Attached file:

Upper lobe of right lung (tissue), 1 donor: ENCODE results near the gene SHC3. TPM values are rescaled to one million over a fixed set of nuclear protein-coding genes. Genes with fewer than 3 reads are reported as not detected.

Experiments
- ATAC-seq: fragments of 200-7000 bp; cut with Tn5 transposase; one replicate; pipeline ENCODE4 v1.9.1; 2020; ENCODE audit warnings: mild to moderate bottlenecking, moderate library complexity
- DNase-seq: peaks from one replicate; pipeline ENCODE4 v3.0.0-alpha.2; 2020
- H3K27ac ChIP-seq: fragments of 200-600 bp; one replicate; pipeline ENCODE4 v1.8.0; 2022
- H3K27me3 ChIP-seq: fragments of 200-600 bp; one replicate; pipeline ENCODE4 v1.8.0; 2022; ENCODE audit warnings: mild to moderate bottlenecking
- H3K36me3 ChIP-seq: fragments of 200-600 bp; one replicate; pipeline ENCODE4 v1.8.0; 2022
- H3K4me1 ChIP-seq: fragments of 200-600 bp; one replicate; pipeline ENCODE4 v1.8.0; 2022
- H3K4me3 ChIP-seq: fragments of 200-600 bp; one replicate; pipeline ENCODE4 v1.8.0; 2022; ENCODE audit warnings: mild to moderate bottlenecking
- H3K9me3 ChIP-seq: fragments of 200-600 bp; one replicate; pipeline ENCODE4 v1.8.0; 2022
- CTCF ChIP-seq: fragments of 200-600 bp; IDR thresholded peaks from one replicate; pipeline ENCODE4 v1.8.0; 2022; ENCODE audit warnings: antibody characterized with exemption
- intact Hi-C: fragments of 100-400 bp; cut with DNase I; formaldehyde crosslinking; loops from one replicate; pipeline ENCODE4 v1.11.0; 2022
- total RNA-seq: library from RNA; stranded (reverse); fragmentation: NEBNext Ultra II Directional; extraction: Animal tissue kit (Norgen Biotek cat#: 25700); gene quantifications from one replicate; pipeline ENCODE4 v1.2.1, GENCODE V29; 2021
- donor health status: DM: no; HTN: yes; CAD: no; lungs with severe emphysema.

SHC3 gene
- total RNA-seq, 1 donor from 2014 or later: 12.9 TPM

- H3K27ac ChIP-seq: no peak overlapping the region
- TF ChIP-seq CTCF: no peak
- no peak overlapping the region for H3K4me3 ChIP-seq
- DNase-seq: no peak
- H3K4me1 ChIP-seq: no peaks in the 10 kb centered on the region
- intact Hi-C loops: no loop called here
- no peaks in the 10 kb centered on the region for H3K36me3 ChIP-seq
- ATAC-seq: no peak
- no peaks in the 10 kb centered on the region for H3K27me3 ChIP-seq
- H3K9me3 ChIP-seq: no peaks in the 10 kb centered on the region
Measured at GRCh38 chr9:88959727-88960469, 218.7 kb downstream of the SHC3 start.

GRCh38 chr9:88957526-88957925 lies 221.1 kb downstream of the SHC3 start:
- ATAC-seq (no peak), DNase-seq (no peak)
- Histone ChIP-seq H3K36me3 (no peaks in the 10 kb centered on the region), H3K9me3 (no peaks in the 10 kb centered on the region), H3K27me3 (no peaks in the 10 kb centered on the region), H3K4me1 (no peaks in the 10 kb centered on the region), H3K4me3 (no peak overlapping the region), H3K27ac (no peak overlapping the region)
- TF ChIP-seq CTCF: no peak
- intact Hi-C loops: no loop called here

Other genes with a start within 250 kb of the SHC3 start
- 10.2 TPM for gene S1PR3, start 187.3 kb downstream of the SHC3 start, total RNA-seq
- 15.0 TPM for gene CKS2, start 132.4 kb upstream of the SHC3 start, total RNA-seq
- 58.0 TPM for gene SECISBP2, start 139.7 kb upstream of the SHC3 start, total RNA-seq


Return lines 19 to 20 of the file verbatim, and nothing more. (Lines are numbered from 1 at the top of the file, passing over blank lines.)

- no peak overlapping the region for H3K4me3 ChIP-seq
- DNase-seq: no peak